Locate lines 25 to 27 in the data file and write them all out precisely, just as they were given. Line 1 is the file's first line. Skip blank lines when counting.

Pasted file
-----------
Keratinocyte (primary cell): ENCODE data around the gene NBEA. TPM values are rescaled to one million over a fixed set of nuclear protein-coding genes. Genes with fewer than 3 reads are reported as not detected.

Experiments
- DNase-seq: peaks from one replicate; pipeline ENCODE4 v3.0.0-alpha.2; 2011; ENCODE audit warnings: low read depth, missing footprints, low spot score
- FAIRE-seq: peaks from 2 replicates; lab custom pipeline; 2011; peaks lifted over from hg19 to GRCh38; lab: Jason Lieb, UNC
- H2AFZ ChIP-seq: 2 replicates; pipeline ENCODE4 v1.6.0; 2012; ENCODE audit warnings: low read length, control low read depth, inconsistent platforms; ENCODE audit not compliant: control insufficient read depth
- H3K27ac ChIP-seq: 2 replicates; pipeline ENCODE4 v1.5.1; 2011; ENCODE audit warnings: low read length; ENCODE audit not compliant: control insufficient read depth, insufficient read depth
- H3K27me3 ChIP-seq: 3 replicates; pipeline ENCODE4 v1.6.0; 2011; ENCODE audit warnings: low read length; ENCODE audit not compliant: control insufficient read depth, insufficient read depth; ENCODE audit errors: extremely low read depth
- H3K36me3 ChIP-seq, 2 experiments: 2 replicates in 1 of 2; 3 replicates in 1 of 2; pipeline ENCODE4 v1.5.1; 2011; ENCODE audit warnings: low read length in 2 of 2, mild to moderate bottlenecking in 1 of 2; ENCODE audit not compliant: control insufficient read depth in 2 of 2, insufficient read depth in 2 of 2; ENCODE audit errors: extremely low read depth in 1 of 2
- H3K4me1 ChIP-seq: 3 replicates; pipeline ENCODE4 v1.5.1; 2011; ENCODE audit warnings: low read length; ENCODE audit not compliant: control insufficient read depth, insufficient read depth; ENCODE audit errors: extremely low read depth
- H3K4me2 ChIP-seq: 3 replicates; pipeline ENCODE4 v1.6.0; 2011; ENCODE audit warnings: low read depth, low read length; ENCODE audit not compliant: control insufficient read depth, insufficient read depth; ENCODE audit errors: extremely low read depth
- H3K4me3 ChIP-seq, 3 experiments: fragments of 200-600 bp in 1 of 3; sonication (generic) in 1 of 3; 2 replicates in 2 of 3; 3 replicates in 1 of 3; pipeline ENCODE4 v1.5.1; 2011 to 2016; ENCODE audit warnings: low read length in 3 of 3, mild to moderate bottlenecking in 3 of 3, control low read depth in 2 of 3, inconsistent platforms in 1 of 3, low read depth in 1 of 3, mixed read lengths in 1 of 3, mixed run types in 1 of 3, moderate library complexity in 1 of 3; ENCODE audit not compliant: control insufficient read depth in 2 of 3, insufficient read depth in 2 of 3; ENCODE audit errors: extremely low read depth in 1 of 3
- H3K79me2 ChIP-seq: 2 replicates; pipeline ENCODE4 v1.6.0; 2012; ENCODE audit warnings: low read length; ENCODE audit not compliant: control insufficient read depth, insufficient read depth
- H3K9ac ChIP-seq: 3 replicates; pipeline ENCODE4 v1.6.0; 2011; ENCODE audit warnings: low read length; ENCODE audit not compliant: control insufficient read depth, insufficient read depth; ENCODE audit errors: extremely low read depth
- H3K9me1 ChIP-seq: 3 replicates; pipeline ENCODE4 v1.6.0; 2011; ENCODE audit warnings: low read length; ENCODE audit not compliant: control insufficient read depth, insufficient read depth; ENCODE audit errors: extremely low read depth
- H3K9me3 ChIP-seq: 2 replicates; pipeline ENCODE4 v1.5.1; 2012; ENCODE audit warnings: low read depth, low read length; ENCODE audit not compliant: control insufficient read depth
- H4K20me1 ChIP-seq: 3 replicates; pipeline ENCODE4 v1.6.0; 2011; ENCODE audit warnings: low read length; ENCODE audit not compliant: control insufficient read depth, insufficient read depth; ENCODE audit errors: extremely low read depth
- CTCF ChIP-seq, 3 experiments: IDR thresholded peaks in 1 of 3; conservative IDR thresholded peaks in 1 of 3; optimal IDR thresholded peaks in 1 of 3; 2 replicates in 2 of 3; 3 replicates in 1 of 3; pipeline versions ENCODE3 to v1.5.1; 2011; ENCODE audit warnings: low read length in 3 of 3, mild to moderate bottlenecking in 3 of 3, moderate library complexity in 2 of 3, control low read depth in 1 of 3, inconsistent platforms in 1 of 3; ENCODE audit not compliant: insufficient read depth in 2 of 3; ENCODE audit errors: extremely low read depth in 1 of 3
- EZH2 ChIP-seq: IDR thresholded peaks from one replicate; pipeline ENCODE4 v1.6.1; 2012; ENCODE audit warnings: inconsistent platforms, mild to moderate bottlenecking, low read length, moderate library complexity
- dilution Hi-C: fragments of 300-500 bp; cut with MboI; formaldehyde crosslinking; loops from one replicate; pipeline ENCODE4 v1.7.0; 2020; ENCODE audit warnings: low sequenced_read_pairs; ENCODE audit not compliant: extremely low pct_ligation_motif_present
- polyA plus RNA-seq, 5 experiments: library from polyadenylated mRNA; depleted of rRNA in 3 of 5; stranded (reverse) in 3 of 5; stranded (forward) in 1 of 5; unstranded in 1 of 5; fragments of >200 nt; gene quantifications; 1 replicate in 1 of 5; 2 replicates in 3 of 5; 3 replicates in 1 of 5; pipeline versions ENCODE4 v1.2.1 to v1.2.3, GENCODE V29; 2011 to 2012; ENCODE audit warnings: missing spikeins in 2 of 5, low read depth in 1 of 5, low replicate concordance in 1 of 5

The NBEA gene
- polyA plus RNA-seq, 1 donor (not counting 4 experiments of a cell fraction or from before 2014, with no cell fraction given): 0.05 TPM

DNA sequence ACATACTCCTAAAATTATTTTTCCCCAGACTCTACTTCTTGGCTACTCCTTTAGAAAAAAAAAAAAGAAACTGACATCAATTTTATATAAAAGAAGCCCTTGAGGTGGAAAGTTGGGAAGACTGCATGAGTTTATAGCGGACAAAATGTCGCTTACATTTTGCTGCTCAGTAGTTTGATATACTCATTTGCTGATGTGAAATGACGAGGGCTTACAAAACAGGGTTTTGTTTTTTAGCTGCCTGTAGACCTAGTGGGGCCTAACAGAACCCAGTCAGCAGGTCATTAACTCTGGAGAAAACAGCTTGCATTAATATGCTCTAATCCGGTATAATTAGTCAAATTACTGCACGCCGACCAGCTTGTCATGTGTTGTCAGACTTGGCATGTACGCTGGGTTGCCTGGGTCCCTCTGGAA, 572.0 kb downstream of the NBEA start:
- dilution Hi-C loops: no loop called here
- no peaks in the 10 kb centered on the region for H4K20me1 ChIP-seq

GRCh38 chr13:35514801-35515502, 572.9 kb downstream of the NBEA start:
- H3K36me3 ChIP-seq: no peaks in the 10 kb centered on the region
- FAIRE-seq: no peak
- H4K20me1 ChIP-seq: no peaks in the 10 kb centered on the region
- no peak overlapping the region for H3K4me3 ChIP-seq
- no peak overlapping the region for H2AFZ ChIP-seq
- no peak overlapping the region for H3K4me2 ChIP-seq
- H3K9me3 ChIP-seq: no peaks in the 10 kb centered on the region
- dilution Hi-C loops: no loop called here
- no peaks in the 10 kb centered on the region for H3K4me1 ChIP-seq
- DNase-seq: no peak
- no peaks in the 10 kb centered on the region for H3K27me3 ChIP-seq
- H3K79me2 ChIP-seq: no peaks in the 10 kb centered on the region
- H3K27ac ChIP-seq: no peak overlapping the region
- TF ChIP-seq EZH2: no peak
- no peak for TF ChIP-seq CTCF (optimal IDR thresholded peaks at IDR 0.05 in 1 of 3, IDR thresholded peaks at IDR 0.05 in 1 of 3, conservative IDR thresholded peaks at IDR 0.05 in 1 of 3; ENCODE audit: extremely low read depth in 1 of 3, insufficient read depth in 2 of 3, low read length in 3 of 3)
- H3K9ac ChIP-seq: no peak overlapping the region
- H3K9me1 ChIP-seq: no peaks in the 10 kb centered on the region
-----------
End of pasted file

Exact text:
- no peaks in the 10 kb centered on the region for H4K20me1 ChIP-seq

GRCh38 chr13:35514801-35515502, 572.9 kb downstream of the NBEA start:
- H3K36me3 ChIP-seq: no peaks in the 10 kb centered on the region